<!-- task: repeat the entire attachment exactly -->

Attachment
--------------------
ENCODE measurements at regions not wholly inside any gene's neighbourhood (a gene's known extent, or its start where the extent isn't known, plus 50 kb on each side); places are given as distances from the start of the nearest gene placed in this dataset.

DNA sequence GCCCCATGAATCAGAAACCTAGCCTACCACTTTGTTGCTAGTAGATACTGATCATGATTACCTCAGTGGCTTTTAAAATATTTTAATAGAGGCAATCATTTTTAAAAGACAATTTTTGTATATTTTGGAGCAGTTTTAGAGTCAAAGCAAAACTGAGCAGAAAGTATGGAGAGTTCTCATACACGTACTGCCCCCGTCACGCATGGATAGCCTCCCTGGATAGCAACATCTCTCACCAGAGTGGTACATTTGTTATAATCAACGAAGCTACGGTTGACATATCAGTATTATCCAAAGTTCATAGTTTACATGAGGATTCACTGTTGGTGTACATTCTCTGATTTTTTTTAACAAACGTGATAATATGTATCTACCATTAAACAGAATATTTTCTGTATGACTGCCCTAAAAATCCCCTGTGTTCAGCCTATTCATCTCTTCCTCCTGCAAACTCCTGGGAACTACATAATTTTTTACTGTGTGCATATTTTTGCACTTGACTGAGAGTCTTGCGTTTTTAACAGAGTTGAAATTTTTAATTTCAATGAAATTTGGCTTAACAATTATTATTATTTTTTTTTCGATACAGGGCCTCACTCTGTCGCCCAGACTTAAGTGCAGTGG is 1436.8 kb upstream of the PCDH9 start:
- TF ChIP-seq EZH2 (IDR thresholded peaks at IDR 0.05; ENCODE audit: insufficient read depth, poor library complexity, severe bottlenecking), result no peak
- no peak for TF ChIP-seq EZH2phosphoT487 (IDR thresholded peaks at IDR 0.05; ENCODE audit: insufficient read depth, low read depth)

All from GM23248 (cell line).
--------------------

ENCODE measurements at regions not wholly inside any gene's neighbourhood (a gene's known extent, or its start where the extent isn't known, plus 50 kb on each side); places are given as distances from the start of the nearest gene placed in this dataset.

DNA sequence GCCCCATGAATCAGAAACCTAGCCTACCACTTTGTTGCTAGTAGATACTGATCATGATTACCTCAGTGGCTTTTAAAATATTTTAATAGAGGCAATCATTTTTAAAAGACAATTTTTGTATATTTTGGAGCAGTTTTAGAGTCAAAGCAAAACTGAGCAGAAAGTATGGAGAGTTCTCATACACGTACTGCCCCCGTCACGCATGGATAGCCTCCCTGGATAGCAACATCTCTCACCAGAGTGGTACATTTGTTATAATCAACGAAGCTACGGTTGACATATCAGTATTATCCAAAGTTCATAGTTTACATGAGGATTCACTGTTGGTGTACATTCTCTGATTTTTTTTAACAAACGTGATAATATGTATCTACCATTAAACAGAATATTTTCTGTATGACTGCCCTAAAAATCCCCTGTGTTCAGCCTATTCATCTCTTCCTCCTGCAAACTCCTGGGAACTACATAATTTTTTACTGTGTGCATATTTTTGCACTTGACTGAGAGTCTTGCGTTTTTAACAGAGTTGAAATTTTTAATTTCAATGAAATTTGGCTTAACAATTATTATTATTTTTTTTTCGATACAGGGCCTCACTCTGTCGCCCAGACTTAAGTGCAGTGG is 1436.8 kb upstream of the PCDH9 start:
- TF ChIP-seq EZH2 (IDR thresholded peaks at IDR 0.05; ENCODE audit: insufficient read depth, poor library complexity, severe bottlenecking), result no peak
- no peak for TF ChIP-seq EZH2phosphoT487 (IDR thresholded peaks at IDR 0.05; ENCODE audit: insufficient read depth, low read depth)

All from GM23248 (cell line).